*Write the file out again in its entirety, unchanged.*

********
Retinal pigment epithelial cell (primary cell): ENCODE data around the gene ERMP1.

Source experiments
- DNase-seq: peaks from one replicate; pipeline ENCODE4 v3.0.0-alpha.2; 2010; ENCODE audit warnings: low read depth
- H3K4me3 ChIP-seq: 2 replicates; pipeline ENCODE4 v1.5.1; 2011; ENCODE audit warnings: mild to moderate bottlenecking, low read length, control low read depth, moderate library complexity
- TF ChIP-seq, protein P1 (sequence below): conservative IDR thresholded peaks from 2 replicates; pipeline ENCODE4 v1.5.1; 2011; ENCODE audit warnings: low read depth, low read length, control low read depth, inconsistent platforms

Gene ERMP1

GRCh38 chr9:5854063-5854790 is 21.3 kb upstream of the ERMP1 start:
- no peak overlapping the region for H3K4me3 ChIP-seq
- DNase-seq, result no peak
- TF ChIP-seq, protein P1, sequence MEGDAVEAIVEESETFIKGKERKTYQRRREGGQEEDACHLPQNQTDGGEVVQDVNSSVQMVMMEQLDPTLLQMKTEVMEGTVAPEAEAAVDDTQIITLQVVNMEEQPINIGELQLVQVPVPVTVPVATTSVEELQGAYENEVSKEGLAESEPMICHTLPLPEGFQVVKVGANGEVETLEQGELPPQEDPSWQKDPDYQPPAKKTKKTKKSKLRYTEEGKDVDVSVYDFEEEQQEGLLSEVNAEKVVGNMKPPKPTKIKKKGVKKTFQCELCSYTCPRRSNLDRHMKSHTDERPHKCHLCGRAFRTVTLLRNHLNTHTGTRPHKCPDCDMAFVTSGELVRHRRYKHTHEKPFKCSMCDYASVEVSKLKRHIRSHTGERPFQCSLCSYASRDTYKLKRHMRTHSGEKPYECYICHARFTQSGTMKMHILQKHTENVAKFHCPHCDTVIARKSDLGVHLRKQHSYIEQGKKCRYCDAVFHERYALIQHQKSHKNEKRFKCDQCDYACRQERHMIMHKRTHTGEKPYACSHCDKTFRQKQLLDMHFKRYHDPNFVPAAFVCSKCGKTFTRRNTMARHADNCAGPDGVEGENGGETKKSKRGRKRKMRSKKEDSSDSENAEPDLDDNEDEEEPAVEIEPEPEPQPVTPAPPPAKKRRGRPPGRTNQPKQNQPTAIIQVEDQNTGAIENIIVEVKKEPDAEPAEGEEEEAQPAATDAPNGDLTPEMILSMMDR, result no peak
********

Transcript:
Retinal pigment epithelial cell (primary cell): ENCODE data around the gene ERMP1.

Source experiments
- DNase-seq: peaks from one replicate; pipeline ENCODE4 v3.0.0-alpha.2; 2010; ENCODE audit warnings: low read depth
- H3K4me3 ChIP-seq: 2 replicates; pipeline ENCODE4 v1.5.1; 2011; ENCODE audit warnings: mild to moderate bottlenecking, low read length, control low read depth, moderate library complexity
- TF ChIP-seq, protein P1 (sequence below): conservative IDR thresholded peaks from 2 replicates; pipeline ENCODE4 v1.5.1; 2011; ENCODE audit warnings: low read depth, low read length, control low read depth, inconsistent platforms

Gene ERMP1

GRCh38 chr9:5854063-5854790 is 21.3 kb upstream of the ERMP1 start:
- no peak overlapping the region for H3K4me3 ChIP-seq
- DNase-seq, result no peak
- TF ChIP-seq, protein P1, sequence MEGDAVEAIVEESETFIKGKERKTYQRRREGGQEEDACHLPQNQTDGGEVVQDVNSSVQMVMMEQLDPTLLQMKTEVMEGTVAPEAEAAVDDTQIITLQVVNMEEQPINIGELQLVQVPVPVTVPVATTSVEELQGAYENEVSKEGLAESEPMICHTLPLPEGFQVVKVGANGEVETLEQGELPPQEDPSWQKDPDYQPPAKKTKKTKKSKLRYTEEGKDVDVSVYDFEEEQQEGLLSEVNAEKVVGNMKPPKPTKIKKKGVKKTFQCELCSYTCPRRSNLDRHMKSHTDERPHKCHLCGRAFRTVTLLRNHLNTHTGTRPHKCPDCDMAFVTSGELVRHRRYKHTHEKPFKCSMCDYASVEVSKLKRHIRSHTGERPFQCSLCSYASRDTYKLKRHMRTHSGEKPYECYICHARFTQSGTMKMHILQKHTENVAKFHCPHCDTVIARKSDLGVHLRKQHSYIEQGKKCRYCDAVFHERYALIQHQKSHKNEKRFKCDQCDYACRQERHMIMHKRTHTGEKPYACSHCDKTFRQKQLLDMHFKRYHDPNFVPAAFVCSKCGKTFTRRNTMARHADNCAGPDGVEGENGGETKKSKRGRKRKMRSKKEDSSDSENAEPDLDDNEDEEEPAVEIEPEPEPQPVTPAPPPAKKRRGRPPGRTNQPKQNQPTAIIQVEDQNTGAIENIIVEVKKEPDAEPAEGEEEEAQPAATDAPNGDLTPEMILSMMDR, result no peak